Kadoka starts making lunch for Maria, garnering the suspicions of his sister. An idol wish by Sena for the whole world to be a game results in Rika breaking out head-mounted VR game systems that let the club participate in an RPG, taking on various jobs. Kadoka’s job is a useless ‘wizard’, and when the first boss they come across wipes everyone out, but not before Kobato makes a brief appearance, having taken a sleeping Maria’s headset. She came to investigate Kadoka’s lateness, and Yozora allows her to join the club to be with her brother more.
The club’s first episode as a complete group (not counting episode 00) turns out to be a rather pedestrian affair, brimming with brazen though tame fanservice and lots of little kids bickering at each other. This was our first “RPG episode” since Sket Dance (though that was in their imaginations, this was actually technology), and it was a little less clever and a little more liberal with the skin. The ultimate lesson learned was that the group hasn’t quite pulled together yet, but they’re steadily working on it.
Another overarching theme was siblings; either real or imagined. Yukimura wants Kadoka to be her brother, and so does Maria when he starts cooking for her. But in all the time he’s spending at club with his new, well, friends, his little sister gets neglected. Not being good at making friends is a Hasegawa famly trait, it would seem, so the most logical place for her to be is by his side in the club…leaving aside the fact that lil’ runts like Maria and Kobato have no business being in a high school…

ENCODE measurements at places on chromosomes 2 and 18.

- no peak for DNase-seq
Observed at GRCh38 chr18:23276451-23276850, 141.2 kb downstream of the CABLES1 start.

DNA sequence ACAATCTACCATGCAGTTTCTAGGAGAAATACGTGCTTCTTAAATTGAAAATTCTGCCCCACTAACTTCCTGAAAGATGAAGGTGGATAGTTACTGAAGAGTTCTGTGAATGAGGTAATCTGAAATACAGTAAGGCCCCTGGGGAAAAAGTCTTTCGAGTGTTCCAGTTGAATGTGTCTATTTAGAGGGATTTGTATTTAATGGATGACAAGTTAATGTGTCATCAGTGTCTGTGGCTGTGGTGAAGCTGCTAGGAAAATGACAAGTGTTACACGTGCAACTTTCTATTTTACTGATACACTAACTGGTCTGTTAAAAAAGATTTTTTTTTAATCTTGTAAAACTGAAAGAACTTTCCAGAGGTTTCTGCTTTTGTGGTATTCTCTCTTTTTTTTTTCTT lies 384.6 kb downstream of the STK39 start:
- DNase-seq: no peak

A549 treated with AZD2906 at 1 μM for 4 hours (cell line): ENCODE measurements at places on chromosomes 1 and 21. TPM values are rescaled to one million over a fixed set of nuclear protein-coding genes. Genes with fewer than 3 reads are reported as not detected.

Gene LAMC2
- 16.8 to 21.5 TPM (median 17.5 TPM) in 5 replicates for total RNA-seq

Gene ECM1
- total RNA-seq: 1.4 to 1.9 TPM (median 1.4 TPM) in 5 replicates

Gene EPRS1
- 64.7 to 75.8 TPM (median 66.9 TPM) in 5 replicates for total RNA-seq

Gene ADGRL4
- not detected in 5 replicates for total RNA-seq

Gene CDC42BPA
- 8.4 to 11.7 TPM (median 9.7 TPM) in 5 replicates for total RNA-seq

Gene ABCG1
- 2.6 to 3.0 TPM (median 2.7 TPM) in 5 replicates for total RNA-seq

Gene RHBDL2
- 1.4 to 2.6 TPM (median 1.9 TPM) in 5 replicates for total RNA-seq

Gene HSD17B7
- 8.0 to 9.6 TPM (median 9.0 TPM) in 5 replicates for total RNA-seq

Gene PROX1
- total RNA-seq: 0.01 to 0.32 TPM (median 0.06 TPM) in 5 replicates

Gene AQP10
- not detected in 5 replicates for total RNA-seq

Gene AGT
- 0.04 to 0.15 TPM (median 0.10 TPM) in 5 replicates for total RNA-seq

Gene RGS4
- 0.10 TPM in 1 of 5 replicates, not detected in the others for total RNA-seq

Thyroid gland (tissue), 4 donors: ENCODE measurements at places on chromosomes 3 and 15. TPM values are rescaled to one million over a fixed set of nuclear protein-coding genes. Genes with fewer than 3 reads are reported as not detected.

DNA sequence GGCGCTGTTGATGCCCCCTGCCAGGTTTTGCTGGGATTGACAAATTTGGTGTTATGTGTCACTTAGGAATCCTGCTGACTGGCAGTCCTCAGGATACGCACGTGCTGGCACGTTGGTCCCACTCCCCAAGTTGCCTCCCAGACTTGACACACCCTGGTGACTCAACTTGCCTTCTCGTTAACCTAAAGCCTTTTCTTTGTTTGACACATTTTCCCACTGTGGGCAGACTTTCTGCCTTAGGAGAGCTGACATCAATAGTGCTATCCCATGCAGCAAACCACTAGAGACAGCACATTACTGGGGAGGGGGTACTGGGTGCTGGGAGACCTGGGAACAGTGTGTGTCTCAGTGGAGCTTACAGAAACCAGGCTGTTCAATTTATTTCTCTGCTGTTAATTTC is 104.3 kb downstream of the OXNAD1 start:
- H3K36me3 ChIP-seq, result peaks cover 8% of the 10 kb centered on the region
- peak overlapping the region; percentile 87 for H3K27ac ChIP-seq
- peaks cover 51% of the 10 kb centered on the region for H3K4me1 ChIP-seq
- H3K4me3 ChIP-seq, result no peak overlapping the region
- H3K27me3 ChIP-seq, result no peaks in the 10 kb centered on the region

First half: Shinzo beseeches the Sket-dan to help him come up with an up-to-date, snappy outfit to meet his penpal. After many unsuccessful attempts, they finally get him looking good, only to find the girl meets is actually a friend of his brother Shinpei, waiting for him, and his penpal has an identical face but freakishly huge body. Second half: The Sket-dan recieves a workout DVD called “Biney’s Mute Amp”, which Himeko jumps right into. The initially irritating, disorganized, and ridiculous workout session slowly wins her over, and by the end, she and Switch are true believers. Then Bossun borrows it…
We don’t read Shonen Jump, but we are watching two anime adapted from Jump manga: Bakuman and this. In Bakuman 2’s last episode, we got a sneak peak at the first half of this episode, where Shinzo meets Megumi, voiced by the Bakuman character Miho (in reality, both are the voice of Hayami Saori, who though only 20, has shown up in at least a dozen series we’ve watched, most memorably Tsuruko in AnoHana and Ayase in Oreimo). In one of Shinzo’s many wardrobe malfunctions, Bossun dresses him up like Niizuma Eiji, and he even uses the same voice inflections.
We personally like these little cross-references, since they’re nice wink and nod to those who are watching (unsubtle though they may be). It’s also funny how Bakuman considers Sket Dance a fictional construct in which one of its characters lends her voice, while in the often very meta Sket Dance, Bakuman is the manga/anime. One thing is for certain: between Shinzo’s odyssey to look cool (and the predictable shootdown with the hulk-Megumi) and the totally whacked-out workout video, Sket Dance is replete with variety.